by Brendan Sample
With the Philadelphia 2035 Comprehensive Plan set to come to Chestnut Hill in the fall, a representative of the project made a presentation during the Chestnut Hill Community Association’s Land Use Planning and Zoning Committee meeting on Thursday. In addition to discussing some general goals, city planner Ian Hegarty also shed some light on how the initiative will be applied to Chestnut Hill.
Launching its first stages in 2010, Philadelphia2035 set out to create comprehensive physical development plans that would guide both individual districts and the city as a whole for the foreseeable future. Since these plans started forming in 2011, most of them have already been completed, with the Upper Far Northeast, Lower Far Northeast and North districts still underway. The West district is the only other one besides the Upper Northwest that has yet to be formally implemented and adopted.
Since he was assigned to community development for the Northwest Philadelphia district, Hegarty was invited to present to the LUPZ. He explained that Philadelphia2035 began out of a desire to create a new zoning code for the city, and, while much already has been accomplished, the project certainly grew into more than just that. The planners ultimately wanted to be more strategic in their development than they had been before – a desire that was instrumental in creating the specific city plans.
With the Upper Northwest district having a great deal of historical significance, especially compared to other districts, the project will be focusing on preservation in the district. It may also be using at least some of the data from the Chestnut Hill Residential Conservation, Preservation and Development Study, which concluded back in June. The project will also work on planning transit-oriented development, improving the pedestrian-focused areas of the district and ensuring that preservation efforts do not interfere with residents’ everyday home lives.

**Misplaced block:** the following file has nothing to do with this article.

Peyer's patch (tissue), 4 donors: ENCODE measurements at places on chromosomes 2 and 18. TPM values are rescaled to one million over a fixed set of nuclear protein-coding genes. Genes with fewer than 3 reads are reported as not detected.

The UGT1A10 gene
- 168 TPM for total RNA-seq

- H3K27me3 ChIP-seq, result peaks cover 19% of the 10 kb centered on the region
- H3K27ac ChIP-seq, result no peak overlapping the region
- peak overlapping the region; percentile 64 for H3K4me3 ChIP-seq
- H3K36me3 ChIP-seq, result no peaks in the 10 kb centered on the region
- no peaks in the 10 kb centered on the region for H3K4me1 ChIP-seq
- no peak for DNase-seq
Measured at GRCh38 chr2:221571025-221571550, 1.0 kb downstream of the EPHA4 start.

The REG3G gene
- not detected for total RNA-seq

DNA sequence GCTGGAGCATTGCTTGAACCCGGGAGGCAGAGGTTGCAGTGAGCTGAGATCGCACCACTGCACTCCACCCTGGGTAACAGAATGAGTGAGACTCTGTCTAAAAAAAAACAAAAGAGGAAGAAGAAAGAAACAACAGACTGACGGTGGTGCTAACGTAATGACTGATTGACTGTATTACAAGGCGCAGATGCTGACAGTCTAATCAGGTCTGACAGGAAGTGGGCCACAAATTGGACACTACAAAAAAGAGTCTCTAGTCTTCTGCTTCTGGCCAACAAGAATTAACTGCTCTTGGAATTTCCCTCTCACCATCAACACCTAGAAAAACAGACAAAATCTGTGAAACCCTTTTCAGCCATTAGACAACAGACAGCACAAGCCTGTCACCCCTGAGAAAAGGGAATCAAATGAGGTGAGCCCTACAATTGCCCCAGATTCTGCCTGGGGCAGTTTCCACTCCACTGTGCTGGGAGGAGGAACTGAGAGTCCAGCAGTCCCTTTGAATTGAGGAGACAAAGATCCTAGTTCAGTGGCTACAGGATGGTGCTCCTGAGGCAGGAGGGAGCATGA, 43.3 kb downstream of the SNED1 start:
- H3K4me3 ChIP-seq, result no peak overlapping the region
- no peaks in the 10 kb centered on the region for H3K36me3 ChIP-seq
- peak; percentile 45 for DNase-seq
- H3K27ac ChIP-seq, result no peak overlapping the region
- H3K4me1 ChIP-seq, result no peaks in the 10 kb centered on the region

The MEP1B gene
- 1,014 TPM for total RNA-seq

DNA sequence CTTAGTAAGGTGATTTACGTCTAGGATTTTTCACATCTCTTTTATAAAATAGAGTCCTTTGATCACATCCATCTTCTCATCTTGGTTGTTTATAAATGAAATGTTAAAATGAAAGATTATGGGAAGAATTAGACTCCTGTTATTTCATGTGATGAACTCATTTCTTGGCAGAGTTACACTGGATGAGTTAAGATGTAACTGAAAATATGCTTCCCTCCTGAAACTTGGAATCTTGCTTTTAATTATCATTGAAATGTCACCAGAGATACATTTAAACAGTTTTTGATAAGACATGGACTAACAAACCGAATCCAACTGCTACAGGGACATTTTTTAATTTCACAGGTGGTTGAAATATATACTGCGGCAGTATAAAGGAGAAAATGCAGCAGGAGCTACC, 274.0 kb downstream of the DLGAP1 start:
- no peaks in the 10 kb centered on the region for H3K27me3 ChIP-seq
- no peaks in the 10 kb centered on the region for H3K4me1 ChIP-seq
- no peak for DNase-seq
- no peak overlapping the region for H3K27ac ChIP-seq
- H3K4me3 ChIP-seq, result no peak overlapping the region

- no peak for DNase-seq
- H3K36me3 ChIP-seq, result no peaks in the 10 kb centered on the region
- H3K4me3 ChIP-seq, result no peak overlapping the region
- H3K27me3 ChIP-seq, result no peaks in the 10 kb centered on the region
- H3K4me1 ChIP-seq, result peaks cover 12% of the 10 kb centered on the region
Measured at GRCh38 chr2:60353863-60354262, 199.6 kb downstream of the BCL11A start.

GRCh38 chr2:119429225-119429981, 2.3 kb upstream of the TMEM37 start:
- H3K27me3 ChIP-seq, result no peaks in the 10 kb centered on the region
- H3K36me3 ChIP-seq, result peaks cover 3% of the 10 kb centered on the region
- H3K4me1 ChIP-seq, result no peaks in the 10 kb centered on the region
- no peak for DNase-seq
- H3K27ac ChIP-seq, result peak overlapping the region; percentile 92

Beyond the Philadelphia2035 presentation, the LUPZ also heard from a Gravers Lane resident planning to construct a taller fence than the one currently behind his house. He cited a desire to have his children not get too close to nearby construction and for his family to not be constantly exposed to it. The proposal was for the current 6-foot fence to be removed, though with the same posts being used, and to construct a 7-foot one with an extra foot of trellis on top of it.
Though the LUPZ generally favors lower fences to allow residents to see historically significant properties, but since this proposed fence would be at the back of the house, the board moved to support the construction.
The next LUPZ meeting will be held at 8 p.m. Thursday, Aug. 3, at Chestnut Hill Hospital.